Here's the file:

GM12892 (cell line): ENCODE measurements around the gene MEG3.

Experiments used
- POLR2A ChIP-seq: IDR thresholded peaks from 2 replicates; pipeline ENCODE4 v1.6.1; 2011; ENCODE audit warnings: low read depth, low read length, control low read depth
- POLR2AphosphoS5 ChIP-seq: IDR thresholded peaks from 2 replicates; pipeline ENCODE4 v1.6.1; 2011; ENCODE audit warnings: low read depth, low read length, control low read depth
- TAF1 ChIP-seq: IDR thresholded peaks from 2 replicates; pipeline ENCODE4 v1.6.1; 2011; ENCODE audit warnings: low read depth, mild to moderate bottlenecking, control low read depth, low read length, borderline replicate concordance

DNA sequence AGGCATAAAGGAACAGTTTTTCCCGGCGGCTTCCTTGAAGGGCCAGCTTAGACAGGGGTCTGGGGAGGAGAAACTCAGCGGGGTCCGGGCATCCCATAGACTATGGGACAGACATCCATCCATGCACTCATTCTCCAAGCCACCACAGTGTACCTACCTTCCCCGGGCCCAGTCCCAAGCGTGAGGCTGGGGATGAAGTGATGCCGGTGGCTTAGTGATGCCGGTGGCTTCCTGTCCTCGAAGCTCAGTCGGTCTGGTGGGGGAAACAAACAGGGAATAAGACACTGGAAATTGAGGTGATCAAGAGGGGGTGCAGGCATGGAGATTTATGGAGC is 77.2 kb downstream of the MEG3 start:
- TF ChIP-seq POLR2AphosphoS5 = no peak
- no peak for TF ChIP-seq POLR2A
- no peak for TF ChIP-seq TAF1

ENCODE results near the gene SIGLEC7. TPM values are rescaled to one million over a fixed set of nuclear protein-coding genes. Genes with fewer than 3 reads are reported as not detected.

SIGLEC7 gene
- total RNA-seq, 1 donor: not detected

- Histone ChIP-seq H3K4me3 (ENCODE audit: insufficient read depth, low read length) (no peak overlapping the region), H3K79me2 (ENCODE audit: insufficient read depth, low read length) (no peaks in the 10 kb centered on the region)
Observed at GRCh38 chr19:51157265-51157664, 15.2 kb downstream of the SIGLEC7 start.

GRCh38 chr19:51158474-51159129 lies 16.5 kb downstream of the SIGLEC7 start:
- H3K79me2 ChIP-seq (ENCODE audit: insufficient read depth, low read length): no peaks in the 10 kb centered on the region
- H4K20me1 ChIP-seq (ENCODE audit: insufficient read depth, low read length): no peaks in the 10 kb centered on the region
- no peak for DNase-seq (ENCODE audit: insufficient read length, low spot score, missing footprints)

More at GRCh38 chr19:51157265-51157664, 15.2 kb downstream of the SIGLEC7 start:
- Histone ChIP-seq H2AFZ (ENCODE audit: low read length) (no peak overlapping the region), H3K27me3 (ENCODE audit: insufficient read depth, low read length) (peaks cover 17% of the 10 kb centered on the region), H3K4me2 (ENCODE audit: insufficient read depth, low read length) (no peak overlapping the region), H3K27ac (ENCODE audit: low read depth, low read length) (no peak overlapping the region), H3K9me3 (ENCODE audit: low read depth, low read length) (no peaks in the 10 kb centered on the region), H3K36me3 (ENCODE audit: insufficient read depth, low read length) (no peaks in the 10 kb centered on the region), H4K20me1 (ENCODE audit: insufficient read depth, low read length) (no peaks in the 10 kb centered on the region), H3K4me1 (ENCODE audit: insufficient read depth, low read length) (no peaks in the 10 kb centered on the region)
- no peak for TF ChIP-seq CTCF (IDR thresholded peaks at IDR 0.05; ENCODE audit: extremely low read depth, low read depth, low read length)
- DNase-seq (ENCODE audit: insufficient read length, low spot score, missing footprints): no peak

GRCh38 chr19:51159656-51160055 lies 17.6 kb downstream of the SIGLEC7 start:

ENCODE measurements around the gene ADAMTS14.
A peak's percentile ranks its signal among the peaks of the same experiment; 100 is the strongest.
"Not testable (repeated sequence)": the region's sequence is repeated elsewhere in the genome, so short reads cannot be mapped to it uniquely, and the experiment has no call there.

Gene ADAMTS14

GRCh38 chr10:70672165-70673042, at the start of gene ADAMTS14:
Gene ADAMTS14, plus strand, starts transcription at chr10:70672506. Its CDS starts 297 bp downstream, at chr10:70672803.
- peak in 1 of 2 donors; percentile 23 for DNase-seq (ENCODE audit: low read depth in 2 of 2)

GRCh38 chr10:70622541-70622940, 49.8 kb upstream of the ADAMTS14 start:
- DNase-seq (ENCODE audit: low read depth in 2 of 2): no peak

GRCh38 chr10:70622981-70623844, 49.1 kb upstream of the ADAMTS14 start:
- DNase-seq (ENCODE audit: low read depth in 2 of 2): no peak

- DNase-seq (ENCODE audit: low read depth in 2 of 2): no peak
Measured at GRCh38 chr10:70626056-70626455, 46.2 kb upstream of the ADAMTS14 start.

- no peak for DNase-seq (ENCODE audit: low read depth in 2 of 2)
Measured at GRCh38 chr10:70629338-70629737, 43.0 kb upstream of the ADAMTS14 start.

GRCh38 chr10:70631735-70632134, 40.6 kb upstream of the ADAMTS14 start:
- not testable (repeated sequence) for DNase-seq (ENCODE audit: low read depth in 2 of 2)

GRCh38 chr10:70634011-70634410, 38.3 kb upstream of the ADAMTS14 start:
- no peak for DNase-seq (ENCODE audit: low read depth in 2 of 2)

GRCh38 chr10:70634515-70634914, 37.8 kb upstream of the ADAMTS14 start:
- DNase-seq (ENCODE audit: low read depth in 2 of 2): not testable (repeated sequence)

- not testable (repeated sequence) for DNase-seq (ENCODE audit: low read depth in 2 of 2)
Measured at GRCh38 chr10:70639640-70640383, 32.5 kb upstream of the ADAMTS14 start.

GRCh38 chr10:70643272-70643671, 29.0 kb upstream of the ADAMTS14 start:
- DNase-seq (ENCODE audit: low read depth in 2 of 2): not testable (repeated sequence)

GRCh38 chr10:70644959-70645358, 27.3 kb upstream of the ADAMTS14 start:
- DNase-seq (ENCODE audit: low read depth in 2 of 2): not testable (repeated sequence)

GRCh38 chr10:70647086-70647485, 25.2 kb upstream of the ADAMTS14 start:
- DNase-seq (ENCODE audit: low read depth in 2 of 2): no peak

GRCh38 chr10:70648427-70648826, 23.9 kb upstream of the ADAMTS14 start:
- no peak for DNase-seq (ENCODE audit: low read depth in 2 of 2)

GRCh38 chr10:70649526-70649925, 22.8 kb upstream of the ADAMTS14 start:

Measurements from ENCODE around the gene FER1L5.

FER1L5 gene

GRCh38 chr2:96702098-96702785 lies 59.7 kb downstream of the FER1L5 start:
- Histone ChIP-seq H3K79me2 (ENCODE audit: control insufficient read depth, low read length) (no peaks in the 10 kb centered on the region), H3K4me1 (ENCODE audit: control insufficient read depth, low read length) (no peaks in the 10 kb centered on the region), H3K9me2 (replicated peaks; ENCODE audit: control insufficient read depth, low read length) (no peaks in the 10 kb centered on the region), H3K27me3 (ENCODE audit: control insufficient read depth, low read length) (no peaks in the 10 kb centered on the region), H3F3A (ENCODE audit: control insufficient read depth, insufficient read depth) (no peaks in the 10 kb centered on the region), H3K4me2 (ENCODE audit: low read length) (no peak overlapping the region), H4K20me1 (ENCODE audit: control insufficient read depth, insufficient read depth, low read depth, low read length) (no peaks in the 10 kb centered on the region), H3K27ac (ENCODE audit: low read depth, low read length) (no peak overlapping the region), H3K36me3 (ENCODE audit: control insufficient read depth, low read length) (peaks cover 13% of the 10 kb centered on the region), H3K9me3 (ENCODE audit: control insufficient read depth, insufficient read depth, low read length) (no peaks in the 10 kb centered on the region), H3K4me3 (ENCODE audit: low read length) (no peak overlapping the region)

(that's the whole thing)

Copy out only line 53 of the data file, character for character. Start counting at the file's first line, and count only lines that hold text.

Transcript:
GRCh38 chr10:70648427-70648826, 23.9 kb upstream of the ADAMTS14 start: